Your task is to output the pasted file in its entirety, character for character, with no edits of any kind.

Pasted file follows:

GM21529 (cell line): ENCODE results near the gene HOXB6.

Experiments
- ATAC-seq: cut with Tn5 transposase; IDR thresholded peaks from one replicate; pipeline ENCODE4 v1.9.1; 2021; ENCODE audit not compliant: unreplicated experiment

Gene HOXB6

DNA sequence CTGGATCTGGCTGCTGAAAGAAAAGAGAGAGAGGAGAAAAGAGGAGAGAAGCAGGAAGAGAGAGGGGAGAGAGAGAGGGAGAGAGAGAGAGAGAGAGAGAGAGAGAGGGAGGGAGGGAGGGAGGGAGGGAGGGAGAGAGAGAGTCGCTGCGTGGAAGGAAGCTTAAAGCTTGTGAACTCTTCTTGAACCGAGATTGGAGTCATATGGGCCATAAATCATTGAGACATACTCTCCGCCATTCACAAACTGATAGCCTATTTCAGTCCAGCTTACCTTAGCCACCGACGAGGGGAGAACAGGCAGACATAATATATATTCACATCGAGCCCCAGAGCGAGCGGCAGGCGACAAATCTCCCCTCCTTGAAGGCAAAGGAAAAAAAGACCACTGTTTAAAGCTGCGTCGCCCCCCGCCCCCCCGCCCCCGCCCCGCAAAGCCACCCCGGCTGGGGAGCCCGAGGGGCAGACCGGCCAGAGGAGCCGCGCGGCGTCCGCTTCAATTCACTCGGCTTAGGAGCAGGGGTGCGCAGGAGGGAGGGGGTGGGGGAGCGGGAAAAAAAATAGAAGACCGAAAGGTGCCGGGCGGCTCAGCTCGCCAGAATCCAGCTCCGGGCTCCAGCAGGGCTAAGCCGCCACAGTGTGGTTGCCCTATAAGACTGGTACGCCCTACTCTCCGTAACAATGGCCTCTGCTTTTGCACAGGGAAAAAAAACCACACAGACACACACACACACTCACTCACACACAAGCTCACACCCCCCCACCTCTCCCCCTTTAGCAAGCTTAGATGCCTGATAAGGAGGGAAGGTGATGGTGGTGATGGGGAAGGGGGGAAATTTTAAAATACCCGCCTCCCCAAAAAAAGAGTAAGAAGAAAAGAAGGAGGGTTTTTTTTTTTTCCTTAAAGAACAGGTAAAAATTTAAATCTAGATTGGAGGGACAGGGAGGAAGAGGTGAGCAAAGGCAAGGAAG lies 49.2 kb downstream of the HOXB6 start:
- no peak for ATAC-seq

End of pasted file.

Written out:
GM21529 (cell line): ENCODE results near the gene HOXB6.

Experiments
- ATAC-seq: cut with Tn5 transposase; IDR thresholded peaks from one replicate; pipeline ENCODE4 v1.9.1; 2021; ENCODE audit not compliant: unreplicated experiment

Gene HOXB6

DNA sequence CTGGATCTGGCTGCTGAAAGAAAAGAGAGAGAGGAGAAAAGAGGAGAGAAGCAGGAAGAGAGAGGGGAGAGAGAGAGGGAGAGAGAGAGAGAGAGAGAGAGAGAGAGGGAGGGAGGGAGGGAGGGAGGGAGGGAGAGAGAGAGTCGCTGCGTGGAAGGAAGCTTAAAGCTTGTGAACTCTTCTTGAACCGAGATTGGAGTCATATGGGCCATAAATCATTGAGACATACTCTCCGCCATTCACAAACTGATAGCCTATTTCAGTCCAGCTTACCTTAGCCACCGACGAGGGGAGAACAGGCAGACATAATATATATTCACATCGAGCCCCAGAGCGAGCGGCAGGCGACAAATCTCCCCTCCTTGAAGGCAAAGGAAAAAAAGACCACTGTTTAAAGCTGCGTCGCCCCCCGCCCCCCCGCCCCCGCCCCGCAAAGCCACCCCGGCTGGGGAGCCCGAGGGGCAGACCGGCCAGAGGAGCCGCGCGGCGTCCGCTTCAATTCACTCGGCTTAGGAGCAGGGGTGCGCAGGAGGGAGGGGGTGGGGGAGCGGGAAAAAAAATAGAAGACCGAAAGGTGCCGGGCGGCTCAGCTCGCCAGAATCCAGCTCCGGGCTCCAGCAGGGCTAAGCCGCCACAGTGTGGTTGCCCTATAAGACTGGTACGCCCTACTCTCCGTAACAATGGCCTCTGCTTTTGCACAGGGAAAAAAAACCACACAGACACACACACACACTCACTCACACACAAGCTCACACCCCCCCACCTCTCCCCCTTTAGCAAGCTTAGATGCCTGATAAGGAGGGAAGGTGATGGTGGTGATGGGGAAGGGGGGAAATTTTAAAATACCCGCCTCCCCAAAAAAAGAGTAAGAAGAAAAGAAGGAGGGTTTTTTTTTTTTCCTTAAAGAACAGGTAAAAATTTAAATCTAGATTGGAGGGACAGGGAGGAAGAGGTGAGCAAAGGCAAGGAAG lies 49.2 kb downstream of the HOXB6 start:
- no peak for ATAC-seq